It is not every day that delinquents are given the chance to avail of tax amnesty. A review of our past tax amnesties, both legislated and administrative, show that delinquents are very seldom given breaks. Of the 10 tax amnesties passed during the Marcos administration, only one covered delinquents (i.e., Presidential Decree No. 68, issued in 1972). Of the three tax amnesties passed during the Corazon Aquino administration, none covered delinquents. However, there was Executive Order No. 44, which authorized the Bureau of Internal Revenue (BIR) to accept compromise payments on delinquent accounts.
The scarcity of opportunities given to delinquents to settle their outstanding tax liabilities, of course, is understandable, given that delinquents have usually committed some mistake (e.g., errors in handling their tax liabilities, mismanagement of tax audits conducted by the BIR, or just plain avoidance or evasion of taxes).
That our new amnesty law — Republic Act (RA) No. 11213 — provides an entire title on delinquencies is a promising development. Delinquents can finally be given a chance to come back into the fold — or can they really?
On March 12, the BIR held a public consultation on the proposed Tax Amnesty Revenue Regulations (RR). The proposed RR defined delinquent accounts as those pertaining to “a tax due from a taxpayer arising from the audit of the Bureau which had been issued Assessment Notices that have become final and executory.” To the surprise of many, the draft RR stated that excluded under the category of delinquent accounts are “unpaid tax liabilities arising from non-payment of self-declared or self-assessed tax (i.e., unpaid tax due per return filed).”
The dichotomization of delinquency — self-assessed tax vis-à-vis tax assessed through audit or enforcement — then allowing the latter to be covered by the amnesty, while disallowing the former, is rather perplexing. Delinquency has always been understood to refer to outstanding tax liabilities arising from either self-assessed taxes or a result of an audit or third party information through the issuance of an assessment notice that was not protested within the prescribed period. Every definition of delinquency in BIR rules and regulations would bear this out. When the BIR issued A Basic Guide on the Tax Amnesty Act of 2007, it sought to exclude from the coverage of the last general tax amnesty law: “Delinquent Accounts/Accounts Receivable considered assets of the BIR/Government, including self-assessed tax.” Really, liabilities arising from self-assessed taxes have always been embraced in the concept of delinquencies.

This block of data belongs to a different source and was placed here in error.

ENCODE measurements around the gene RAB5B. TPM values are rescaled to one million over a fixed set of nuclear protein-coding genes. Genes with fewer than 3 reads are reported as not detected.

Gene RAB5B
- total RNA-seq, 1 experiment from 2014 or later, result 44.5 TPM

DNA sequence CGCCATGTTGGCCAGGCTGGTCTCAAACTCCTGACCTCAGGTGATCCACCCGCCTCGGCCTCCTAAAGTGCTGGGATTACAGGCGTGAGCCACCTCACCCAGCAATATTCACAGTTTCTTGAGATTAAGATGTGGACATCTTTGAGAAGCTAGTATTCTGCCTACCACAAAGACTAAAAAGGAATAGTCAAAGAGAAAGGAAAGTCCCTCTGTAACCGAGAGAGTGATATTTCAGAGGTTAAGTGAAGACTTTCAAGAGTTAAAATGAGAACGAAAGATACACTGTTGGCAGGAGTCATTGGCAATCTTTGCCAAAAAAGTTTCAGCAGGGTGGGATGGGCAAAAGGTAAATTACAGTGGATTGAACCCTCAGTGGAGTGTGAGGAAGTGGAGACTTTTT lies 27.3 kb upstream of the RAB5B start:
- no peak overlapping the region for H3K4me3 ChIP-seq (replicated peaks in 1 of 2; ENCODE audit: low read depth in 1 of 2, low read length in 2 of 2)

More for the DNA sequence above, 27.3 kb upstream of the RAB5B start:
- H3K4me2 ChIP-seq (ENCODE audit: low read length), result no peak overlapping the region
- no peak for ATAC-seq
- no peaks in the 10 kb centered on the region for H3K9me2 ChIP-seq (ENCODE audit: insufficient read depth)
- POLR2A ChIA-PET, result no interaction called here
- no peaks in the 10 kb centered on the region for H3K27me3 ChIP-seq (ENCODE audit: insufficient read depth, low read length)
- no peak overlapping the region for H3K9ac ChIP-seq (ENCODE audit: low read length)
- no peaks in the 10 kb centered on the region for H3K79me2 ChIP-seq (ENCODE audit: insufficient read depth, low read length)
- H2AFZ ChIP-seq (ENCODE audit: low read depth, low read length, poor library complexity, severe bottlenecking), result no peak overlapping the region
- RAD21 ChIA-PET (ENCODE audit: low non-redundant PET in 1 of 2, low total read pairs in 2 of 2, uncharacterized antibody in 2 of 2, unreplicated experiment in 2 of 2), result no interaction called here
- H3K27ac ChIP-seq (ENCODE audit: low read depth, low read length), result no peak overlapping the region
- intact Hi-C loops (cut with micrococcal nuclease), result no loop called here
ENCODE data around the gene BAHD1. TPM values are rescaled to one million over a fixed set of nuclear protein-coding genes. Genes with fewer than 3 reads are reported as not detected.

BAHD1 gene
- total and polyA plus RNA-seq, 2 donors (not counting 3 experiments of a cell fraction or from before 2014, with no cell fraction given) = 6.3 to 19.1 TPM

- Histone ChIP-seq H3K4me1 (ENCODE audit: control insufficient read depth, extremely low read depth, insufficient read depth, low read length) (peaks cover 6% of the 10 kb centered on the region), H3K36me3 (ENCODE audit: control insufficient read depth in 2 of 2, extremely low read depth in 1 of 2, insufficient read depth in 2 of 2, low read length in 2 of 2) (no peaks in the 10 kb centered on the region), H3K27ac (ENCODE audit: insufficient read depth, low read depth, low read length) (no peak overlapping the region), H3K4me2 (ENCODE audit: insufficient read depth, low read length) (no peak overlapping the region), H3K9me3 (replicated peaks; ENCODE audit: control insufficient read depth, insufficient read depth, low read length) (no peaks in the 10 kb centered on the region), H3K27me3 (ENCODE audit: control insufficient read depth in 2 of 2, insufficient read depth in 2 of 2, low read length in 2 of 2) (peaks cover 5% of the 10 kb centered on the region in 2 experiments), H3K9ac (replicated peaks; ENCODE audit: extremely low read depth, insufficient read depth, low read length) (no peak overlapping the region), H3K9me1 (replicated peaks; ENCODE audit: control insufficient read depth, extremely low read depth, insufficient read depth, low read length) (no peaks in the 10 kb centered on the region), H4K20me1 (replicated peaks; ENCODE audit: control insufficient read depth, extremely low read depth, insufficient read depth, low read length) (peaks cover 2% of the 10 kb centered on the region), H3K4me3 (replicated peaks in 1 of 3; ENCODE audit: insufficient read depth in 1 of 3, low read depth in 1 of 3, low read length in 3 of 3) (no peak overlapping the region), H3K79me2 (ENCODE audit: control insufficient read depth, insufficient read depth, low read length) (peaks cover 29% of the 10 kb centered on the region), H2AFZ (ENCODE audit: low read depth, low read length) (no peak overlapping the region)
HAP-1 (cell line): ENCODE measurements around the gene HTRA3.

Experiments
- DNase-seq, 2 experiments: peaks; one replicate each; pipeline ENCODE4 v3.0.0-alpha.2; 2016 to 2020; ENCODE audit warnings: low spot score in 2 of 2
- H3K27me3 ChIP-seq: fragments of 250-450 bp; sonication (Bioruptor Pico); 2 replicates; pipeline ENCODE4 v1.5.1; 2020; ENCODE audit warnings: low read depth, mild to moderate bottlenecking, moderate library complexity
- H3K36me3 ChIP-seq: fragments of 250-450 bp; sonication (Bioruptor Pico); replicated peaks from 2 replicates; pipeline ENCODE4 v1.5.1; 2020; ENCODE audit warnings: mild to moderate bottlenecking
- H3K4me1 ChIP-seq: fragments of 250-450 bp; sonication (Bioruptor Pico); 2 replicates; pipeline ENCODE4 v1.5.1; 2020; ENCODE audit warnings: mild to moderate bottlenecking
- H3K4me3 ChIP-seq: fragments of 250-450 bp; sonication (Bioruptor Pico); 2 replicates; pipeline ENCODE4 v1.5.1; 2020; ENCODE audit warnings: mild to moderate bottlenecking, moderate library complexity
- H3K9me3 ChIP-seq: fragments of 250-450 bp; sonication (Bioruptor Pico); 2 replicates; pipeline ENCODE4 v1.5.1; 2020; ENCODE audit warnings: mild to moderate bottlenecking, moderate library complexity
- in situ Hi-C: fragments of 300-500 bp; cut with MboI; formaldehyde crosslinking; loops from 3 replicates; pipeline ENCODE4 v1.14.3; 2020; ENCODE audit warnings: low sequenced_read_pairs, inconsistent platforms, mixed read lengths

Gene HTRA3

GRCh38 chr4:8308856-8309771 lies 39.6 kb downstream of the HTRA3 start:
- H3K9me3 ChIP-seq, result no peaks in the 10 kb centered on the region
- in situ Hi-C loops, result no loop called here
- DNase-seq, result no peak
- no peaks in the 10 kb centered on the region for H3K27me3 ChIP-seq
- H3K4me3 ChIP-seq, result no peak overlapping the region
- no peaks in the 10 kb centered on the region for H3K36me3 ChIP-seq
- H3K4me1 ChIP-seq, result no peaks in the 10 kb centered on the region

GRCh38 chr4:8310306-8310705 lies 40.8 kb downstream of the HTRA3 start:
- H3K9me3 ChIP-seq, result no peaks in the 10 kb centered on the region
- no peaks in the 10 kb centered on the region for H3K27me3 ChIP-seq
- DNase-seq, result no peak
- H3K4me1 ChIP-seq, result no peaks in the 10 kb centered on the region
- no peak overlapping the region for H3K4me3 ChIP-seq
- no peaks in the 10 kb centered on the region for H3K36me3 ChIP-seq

The dichotomization even becomes more baffling if we go back to the nature of a self-assessed tax. In Tupaz vs. Ulep, G.R. No. 127777, Oct. 1, 1999, the Supreme Court explained that a self-assessed tax is one where no further assessment by the government is required to create the tax liability. A self-assessed tax falls due without need of any prior assessment by the BIR, and non-payment of a self-assessed tax on the date prescribed by law results in penalties, even in the absence of any assessment by the BIR.
Indeed, one frequently cited distinction between a self-assessed tax and a tax assessed through audit or enforcement, is that the former, which is payable on the due date, becomes a “delinquency” if not paid, and can be collected immediately by means of administrative summary remedies. On the other hand, a “deficiency” tax resulting from an audit is effected through the issuance of an assessment notice payable within a certain period of time, which becomes a “delinquency” upon the taxpayer’s failure to pay within the due date stated in the demand notice. Hence, if we are to pursue the dichotomization, tax liabilities arising from self-assessed taxes are actually even “more delinquent.” To exclude them from the coverage of the tax amnesty on delinquencies is nothing less than a contradiction.
We understand that amnesties, to be effective, must be granted sparingly. But, then, the general tax amnesty was vetoed; surely, there is no need to further restrict the coverage of the latest tax amnesty law? At the end of the day, the law did not distinguish, so regulations should not distinguish. To remove from the coverage of RA No. 11213 delinquencies that arose from self-assessed taxes would severely limit the coverage of the law.
Maybe the BIR’s purpose in excluding those with unpaid self-assessed taxes from the coverage of the amnesty is because these are liabilities already known to, and admitted by, the taxpayer. Even so, is this not the essence of amnesty? To give a chance to errant taxpayers, and to give prodigal taxpayers the opportunity to comply with tax laws and enter the tax system with a clean slate.
While we are in the season of Lent, maybe it is a good reminder for us all that forgiving may really be hard, but not forgiving could hurt more.
Revenue Memorandum Circular (RMC) No. 19-2018 provided as exclusion from the coverage of the last general tax amnesty (RA No. 9480): Delinquent Accounts/Accounts Receivable considered as assets of the BIR/Government, including self-assessed tax. The RMC, however, was deemed by the Court of Tax Appeals in La Flor dela Isabela Inc., vs. CIR, CTA Case No. 7779, March 17, 2010, as altering the provisions of the law it seeks to implement.
Let’s Talk Tax is a weekly newspaper column of P&A Grant Thornton that aims to keep the public informed of various developments in taxation. This article is not intended to be a substitute for competent professional advice.
Diana Elaine Bataller-Simbulan is a manager from the Tax Advisory & Compliance division of P&A Grant Thornton, the Philippine member firm of Grant Thornton International Ltd.